November 8, 2010 in Health, Lifestyle, Nutrition

Vitamin D and the Modern-Day Caveman

Light from the sun is vital to our well-being

Perhaps you’re stuck in the office anywhere from 8 to 12 hours per day. You might work the night shift. Regardless of what you do and when you do it, chances are you don’t get nearly enough sun on a daily basis. And even if you do get enough sunshine during the warmer months, the likelihood is high that you’ll get insufficient skin exposure to sunshine during the cooler months.

Modern society has most of us trapped indoors during most of the daylight hours. Many of us spend less than 15 minutes outside per day. Such little exposure to sunshine has a significant effect on our body. In short, most people have less Vitamin D in their body than they should.

Vitamin D is vital to our health and well-being. Over our evolution, our bodies developed the ability to manufacture its own Vitamin D through exposure to sunshine. Over the course of our day in the wild, we would get enough sunshine to promote all the Vitamin D manufacture we needed for good health. With the advent of modern society, this is no longer the case. Moreover, many companies and even doctors are spreading fear that sunshine is the new plague and a cause of many health concerns.

Vitamin D appears to be a crucial ingredient in maintaining an optimized immune system. Research over the last couple of years has consistently indicated that there is a direct correlation between the seasonal nature of flu-like illnesses and the decreased availability of sunshine-derived Vitamin D. Vitamin D has also been closely linked to cardiovascular health, prostate health in males,  healthy skin and more.

That last phrase might seem a little shocking to some people. Excessive skin ageing has been blamed on the sun in recent years.  Frankly spoken, it’s simply untrue for the vast majority of us. Exposure to red light (in the wavelength of 633 nm) stimulates collagen production, which helps to rejuvenate and firm up our skin. Yes, it’s true that hours on the beach will stress the skin, but if we optimize our exposure, it’s good for us!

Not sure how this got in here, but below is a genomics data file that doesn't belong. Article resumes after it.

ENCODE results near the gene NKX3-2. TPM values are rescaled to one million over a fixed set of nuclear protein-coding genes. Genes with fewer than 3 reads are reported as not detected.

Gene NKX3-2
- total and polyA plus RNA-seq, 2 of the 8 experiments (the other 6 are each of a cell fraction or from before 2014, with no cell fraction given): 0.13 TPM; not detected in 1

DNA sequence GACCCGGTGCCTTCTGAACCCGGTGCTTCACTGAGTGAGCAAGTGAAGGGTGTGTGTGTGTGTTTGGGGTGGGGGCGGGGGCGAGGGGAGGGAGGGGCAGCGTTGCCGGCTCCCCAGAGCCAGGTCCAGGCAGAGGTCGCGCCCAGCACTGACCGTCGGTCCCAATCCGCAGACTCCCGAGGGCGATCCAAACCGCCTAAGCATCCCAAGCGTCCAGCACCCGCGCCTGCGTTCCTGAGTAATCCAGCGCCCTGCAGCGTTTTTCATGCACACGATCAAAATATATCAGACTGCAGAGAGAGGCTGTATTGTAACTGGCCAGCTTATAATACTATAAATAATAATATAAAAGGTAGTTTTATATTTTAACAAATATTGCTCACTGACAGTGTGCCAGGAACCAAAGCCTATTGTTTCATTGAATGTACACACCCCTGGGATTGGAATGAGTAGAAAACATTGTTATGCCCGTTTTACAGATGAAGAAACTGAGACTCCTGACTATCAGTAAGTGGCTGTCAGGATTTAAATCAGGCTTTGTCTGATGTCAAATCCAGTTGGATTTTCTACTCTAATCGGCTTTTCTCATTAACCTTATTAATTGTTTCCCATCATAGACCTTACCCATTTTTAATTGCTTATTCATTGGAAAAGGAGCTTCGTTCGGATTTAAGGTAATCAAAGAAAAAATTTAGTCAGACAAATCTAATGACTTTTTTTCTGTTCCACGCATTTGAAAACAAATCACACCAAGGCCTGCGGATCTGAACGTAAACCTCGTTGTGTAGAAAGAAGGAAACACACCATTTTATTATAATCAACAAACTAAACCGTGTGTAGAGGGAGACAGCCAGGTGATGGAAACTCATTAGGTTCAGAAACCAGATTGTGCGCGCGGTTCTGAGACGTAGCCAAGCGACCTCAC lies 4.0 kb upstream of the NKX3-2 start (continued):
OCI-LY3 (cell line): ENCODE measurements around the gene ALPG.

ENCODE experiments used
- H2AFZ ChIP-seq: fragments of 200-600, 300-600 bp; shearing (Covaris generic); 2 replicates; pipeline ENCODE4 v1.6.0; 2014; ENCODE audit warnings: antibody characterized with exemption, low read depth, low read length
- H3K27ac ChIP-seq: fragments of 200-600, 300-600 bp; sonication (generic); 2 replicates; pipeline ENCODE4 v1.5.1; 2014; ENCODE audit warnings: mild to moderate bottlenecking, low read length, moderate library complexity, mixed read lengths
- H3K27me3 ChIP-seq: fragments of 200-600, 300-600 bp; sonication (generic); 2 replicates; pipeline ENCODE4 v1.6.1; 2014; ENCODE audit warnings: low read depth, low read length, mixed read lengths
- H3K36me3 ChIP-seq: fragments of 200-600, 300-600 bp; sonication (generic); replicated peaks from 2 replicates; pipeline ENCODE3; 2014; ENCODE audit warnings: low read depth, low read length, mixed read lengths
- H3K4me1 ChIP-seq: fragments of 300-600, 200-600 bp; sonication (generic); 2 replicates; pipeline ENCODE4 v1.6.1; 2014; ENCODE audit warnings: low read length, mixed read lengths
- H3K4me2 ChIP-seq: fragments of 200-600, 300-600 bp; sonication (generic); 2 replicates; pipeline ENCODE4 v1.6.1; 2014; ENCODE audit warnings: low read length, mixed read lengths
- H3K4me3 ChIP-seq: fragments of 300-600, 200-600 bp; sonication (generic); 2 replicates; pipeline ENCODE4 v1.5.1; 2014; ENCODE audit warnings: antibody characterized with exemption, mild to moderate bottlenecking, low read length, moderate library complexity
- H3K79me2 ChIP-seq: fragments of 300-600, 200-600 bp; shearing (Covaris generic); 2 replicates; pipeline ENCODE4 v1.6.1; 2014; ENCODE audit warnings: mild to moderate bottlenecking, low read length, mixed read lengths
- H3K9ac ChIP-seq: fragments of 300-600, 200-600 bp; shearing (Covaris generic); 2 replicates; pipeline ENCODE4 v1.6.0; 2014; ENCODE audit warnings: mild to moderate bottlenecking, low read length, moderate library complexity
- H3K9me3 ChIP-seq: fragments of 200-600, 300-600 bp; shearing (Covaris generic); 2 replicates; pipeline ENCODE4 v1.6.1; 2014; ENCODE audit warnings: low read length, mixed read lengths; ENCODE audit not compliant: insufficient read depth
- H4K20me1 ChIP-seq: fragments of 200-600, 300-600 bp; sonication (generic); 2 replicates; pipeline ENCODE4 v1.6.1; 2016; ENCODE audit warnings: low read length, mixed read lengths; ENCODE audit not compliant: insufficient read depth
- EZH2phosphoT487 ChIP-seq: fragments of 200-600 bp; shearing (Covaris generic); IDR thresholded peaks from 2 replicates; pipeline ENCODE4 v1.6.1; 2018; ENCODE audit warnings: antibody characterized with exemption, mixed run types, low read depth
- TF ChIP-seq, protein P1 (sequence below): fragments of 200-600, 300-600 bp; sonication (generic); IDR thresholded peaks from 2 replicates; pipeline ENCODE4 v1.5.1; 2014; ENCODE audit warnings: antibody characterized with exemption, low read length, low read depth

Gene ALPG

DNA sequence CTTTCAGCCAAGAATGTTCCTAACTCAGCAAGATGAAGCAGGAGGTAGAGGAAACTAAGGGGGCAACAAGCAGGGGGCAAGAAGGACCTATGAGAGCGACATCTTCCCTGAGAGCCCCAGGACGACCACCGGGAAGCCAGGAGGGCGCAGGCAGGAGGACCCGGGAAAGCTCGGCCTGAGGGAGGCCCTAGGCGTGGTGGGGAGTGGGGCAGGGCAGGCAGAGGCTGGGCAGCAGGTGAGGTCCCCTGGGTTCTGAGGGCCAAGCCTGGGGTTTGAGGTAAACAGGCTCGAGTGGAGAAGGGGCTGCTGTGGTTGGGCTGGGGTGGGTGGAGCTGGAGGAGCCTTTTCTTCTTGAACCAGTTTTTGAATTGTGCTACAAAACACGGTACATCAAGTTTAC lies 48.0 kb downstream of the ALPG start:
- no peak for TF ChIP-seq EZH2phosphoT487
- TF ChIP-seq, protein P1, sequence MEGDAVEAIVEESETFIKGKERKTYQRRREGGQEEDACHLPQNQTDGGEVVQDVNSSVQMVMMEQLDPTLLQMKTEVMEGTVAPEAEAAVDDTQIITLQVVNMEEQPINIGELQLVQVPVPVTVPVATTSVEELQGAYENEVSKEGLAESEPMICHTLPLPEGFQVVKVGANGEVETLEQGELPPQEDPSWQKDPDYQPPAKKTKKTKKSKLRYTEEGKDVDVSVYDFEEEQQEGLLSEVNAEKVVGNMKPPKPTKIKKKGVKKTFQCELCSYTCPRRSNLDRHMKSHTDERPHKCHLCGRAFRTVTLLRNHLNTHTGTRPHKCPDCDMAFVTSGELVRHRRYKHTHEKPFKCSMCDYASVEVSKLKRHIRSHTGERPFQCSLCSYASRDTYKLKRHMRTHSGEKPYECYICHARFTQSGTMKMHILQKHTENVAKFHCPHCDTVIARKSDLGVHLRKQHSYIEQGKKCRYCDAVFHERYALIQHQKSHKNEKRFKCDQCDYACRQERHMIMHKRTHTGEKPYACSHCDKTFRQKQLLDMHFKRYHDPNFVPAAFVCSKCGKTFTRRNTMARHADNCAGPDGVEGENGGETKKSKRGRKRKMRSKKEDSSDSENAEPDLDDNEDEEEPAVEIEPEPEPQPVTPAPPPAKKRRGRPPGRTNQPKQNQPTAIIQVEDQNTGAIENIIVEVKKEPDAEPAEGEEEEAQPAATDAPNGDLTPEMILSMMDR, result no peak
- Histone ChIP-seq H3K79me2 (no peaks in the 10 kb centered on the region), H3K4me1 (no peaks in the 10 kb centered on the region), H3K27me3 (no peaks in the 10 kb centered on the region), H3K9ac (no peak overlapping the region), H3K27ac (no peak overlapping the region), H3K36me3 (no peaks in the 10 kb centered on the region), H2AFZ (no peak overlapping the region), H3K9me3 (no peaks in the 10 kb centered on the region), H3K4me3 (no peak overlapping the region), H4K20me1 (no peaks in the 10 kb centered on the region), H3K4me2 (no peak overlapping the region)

Here are a few of the ways you can help maintain adequate Vitamin D levels when weather and/or lifestyle contribute to a lack of sun exposure in your life:

  • Vitamin D supplements – This is a great way to ensure you have adequate blood-serum levels of this important vitamin. There are a couple of gotchas involved though. The first is to make sure that your supplement is Vitamin D-3, not D-2. D-2 is a form that is often sold in supplement form, but it is not the form that is naturally created in our skin. All vertebrates naturally form Vitamin D-3, so when you’re looking for a vitamin supplement, make sure it is of the D-3 variety.We should also take care not to under- or overdo our dosage. The only way to be sure that we’re getting the right dose is to have our blood-serum level checked. This is a relatively inexpensive blood test. There are some doctors, e.g., Mercola, who believe that certain labs in the U.S. do not give correct results, so some research into this aspect is warranted.
  • Fish oil is another great way of getting Vitamin D into the diet, as well as a good amount of Omega-3 fatty acids. An excellent source of fish oil is salmon oil. You’ll want to be sure that any salmon oil you consume is sourced from salmon taken from arctic waters. One supplier of excellent repute would be Vital Choice.
  • Eggs are an excellent source of Vitamin D, particularly when the chickens are organically raised, free-range stock getting plenty of exercise and a natural diet. Research indicates that these birds offer much more Vitamin D in the meat and eggs than do conventionally raised birds.
  • Home tanning beds are a somewhat controversial topic. The reason is that not all tanning beds are created equal. In fact, many are downright dangerous for your health. A good tanning bed, however, can be extremely helpful in offering all the light frequencies we need to supplement our health.In particular, one should avoid tanning beds with magnetic ballasts. If you’ve ever used a tanning bed that hums during operation, it has a magnetic ballast. Magnetic ballasts emit strong electromagnetic fields (EMF) that is disruptive to the energy systems of the body. You want a tanning bed that uses an electronic ballast.

    Ideally, you want a bed (or hanging “light array”) that features a combination of Vitamin-D producing UVB, infrared, red and blue bulbs. Infrared benefits muscles, joints and connective tissues. Red encourages collagen production. Blue has been suggested to promote overall skin health.

    Although some tanning salons do use beds that feature electronic bulb ballasts, certain bulbs being used may release harmful x-rays. Given there’s no real way to know whether the bulbs in a commercial setting are safe to use, I encourage the use of home lighting/tanning systems.

Living Intentionally approaches well-being from a complete, holistic viewpoint. Vitamins and nutrition are a part the larger picture. Be well. Much love.

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